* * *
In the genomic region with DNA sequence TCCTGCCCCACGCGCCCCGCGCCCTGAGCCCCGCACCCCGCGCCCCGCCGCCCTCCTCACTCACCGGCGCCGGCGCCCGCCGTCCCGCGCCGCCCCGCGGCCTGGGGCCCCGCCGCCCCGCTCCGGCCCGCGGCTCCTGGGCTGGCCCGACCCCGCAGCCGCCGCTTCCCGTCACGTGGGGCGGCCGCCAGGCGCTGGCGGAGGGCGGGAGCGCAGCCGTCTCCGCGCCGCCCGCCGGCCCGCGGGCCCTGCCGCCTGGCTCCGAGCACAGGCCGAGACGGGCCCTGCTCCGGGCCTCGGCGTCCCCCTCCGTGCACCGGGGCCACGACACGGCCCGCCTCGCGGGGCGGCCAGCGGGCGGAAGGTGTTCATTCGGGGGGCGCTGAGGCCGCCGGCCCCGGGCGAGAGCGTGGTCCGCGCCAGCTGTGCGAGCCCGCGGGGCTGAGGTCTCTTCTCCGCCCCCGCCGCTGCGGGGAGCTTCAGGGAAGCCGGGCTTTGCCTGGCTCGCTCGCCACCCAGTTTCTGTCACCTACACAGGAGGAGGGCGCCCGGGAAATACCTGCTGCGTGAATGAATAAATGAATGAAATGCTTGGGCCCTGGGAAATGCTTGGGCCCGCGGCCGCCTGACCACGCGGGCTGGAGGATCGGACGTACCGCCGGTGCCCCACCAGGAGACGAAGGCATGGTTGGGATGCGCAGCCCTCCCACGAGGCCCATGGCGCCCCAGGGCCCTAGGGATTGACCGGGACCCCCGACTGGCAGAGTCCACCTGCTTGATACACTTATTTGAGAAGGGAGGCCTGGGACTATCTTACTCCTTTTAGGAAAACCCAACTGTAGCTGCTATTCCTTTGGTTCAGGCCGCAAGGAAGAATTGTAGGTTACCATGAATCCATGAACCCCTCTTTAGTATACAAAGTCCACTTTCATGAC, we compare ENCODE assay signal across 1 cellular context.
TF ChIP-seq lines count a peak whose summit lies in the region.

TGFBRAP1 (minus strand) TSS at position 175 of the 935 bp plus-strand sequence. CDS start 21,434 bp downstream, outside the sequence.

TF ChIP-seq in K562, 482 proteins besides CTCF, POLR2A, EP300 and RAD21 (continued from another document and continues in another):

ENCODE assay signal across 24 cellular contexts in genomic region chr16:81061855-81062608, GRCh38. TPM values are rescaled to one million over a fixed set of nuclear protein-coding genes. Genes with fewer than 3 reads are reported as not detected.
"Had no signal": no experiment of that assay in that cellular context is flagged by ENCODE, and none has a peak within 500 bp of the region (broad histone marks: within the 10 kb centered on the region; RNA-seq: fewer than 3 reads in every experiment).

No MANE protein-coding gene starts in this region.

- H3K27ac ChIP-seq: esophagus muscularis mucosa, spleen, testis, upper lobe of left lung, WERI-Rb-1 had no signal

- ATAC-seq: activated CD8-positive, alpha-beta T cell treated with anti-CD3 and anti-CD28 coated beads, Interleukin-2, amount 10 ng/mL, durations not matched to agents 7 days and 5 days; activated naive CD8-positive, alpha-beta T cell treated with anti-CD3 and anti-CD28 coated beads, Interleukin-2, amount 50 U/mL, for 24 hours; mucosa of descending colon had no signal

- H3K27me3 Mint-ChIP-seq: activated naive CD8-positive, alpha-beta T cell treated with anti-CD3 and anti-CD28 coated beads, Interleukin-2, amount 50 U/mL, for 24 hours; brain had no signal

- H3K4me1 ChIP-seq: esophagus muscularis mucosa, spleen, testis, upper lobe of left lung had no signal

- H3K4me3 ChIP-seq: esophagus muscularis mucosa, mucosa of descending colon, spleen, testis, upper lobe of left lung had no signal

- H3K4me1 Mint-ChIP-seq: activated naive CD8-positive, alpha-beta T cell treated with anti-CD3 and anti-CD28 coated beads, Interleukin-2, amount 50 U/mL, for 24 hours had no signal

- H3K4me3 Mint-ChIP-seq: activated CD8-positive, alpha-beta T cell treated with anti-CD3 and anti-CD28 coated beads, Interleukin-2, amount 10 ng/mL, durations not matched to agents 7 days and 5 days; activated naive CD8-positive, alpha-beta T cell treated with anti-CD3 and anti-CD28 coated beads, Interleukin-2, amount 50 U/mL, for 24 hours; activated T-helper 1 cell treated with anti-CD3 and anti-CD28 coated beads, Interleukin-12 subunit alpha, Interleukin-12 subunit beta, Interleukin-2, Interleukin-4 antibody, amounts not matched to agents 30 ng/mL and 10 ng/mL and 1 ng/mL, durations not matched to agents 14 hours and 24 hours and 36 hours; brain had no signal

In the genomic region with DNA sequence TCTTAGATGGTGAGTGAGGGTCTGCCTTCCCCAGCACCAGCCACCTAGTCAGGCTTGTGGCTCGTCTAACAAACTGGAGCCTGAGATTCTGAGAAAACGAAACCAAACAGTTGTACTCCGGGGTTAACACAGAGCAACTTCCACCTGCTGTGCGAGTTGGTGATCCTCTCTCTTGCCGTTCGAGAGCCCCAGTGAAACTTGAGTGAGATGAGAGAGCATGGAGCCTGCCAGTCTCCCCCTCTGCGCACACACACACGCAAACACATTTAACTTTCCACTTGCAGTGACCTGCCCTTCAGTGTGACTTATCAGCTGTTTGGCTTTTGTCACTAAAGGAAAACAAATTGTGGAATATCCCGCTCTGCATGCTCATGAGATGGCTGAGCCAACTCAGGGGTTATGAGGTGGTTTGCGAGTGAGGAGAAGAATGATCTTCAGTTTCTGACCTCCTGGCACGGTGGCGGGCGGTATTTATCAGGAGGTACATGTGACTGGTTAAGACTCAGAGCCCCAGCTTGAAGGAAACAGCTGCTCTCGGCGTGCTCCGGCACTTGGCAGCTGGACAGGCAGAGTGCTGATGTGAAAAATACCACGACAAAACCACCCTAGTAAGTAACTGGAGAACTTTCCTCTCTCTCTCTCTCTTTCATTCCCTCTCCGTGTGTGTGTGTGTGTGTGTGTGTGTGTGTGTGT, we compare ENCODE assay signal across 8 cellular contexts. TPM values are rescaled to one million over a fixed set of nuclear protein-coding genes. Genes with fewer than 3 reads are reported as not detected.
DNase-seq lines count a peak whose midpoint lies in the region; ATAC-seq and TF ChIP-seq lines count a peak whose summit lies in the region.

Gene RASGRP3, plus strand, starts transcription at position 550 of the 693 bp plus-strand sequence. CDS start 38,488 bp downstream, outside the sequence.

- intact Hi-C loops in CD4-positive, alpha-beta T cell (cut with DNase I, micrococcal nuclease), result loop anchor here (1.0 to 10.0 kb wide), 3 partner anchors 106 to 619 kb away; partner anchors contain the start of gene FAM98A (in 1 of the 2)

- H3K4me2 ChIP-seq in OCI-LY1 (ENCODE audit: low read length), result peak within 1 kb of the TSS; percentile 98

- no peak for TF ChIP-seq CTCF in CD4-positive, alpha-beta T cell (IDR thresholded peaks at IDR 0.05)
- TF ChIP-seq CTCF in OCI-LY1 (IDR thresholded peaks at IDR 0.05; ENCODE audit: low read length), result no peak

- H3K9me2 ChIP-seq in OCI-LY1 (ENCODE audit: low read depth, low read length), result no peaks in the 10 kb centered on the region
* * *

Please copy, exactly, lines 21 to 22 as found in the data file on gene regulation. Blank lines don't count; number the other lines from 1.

- TF ChIP-seq CTCF in OCI-LY1 (IDR thresholded peaks at IDR 0.05; ENCODE audit: low read length), result no peak

- H3K9me2 ChIP-seq in OCI-LY1 (ENCODE audit: low read depth, low read length), result no peaks in the 10 kb centered on the region